Despite their small size, New Zealand mudsnails are a problematic aquatic species. Only 4 to 6 millimeters long on average, dense populations of New Zealand mudsnails can displace and out-compete native species, sometimes by consuming up to half the food resources in a waterway. The snails have been linked to reduced populations of aquatic insects, including mayflies, stoneflies, caddisflies, chironomids and other insect groups upon which trout and steelhead populations depend.

The Carmel River is home to a fragile population of threatened steelhead listed under the federal Endangered Species Act. Boaters, anglers and others who may visit the Carmel River, within or outside infested areas, are asked to decontaminate their equipment and follow the “clean, drain and dry” best practices with all equipment used in the river:

  • If you wade, freeze waders and other gear overnight (at least six hours).
  • After leaving the water, inspect waders, boots, float tubes, paddleboards, kayaks or any gear used in the water. Remove any visible snails with a stiff brush and follow with rinsing. If possible, freeze or completely dry out any wet gear.
  • Never transport live fish or other aquatic plants or animals from one body of water to another.

An informational flier on the “clean, drain and dry” directive is available for download at https://nrm.dfg.ca.gov/FileHandler.ashx?DocumentID=3866&inline.

To date, low numbers of New Zealand mudsnails have been identified in two other locations in Monterey County (the Salinas and San Antonio rivers).

In the coming weeks, CDFW will launch a public outreach and education effort, including distribution of information cards, brochures and signage posted at the Carmel River State Beach and at other access points along the Carmel River.

For more information on the New Zealand mudsnail, please visit CDFW’s Invasive Species website at www.wildlife.ca.gov/Conservation/Invasives/Species/NZmudsnail.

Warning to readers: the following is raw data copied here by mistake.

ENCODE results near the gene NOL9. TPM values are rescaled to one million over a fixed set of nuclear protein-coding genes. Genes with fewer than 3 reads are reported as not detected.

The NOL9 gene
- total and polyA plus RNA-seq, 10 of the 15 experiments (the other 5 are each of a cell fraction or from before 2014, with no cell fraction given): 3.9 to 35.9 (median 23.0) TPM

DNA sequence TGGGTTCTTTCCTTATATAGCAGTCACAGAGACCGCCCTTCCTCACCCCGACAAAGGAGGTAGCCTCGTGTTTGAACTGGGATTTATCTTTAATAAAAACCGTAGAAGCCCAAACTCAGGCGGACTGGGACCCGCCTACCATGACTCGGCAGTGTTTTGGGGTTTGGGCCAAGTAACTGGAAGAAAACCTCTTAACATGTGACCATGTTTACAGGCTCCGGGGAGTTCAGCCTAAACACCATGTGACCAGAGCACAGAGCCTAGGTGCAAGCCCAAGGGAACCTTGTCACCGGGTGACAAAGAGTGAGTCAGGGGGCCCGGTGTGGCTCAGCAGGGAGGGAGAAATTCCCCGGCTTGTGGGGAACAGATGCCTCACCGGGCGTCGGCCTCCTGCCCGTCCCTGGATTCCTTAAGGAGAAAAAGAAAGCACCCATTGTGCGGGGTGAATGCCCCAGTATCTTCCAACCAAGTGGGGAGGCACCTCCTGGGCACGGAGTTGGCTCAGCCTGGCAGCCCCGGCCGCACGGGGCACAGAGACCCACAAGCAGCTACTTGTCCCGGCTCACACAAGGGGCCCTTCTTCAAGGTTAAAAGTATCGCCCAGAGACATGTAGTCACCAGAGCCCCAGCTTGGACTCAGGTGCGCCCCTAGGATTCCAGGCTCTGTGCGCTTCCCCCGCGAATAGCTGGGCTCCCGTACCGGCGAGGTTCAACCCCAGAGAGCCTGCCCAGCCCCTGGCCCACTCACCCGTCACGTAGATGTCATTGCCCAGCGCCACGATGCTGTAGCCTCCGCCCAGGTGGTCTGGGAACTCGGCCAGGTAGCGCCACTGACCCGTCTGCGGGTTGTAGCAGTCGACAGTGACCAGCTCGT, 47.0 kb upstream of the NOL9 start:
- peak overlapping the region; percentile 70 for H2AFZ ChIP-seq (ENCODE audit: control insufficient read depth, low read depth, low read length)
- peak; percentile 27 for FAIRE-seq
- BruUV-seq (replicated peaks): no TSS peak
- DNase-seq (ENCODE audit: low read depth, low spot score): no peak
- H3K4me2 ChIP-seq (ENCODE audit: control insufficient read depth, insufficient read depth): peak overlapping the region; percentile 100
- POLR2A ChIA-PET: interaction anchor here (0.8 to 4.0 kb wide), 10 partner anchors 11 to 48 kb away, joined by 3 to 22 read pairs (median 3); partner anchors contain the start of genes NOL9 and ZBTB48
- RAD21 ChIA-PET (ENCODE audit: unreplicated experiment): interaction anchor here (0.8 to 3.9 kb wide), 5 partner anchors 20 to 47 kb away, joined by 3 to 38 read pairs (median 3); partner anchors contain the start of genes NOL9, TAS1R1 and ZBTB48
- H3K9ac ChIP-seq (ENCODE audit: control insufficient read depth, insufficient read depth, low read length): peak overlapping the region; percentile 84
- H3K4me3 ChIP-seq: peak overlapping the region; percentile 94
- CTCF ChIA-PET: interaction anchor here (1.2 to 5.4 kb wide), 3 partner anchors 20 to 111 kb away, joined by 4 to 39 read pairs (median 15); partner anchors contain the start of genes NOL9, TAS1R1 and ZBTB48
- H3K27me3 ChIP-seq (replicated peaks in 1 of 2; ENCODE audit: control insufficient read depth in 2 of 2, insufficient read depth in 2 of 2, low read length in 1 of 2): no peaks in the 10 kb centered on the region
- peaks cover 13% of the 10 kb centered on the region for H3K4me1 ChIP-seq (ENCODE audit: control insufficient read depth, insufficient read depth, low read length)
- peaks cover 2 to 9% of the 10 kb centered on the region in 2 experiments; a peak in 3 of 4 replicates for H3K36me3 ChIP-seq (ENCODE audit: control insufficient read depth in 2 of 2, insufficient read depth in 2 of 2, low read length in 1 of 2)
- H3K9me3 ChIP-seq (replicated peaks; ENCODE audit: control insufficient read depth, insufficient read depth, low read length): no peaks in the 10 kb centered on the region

The current distribution of mudsnails in California and throughout the United States can be viewed at the U.S. Geological Survey’s interactive map, https://nas.er.usgs.gov/viewer/omap.aspx?SpeciesID=1008.

Media Contact:
Peter Tira, CDFW Communications, (916) 322-8908

Boaters Can Help Fight Spread of Invasive Mussels Over Labor Day Weekend

California agencies combatting the spread of invasive quagga and zebra mussels remind boaters to remain cautious over Labor Day weekend.

Quagga and zebra mussels are invasive freshwater mussels native to Eurasia. They multiply quickly, encrust watercraft and infrastructure, alter water quality and the aquatic food web and ultimately impact native and sport fish communities. These mussels spread from one body of water to another by attaching to watercraft, equipment and nearly anything that has been in an infested waterbody.

Microscopic juveniles, invisible to the naked eye, are spread from infested waterbodies in water entrapped in boat engines, bilges, live-wells and buckets. Quagga mussels have infested 33 waterways in Southern California and zebra mussels have infested two waterways in San Benito County.

To prevent the spread of these mussels and other aquatic invasive species, people launching vessels at any body of water are subject to watercraft inspections and are strongly encouraged to clean, drain and dry their motorized and non-motorized boats, including personal watercraft, and any equipment that contacts the water before and after recreating.

“It has been a great year to enjoy our lakes and rivers, and boaters are instrumental in protecting California’s waters,” said California Department of Fish and Wildlife (CDFW) Habitat Conservation Planning Branch Chief Rick Macedo. “As the season winds down, boaters should continue to Clean, Drain, and Dry their watercraft after every outing to protect these cherished destinations for the future.”

Take the following steps both before traveling to and before leaving a waterbody to prevent spreading invasive mussels, improve your inspection experience and safeguard California waterways:

  • CLEAN — inspect exposed surfaces and remove all plants and organisms,
  • DRAIN — all water, including water contained in lower outboard units, live-wells and bait buckets, and
  • DRY — allow the watercraft to thoroughly dry between launches. Watercraft should be kept dry for at least five days in warm weather and up to 30 days in cool weather.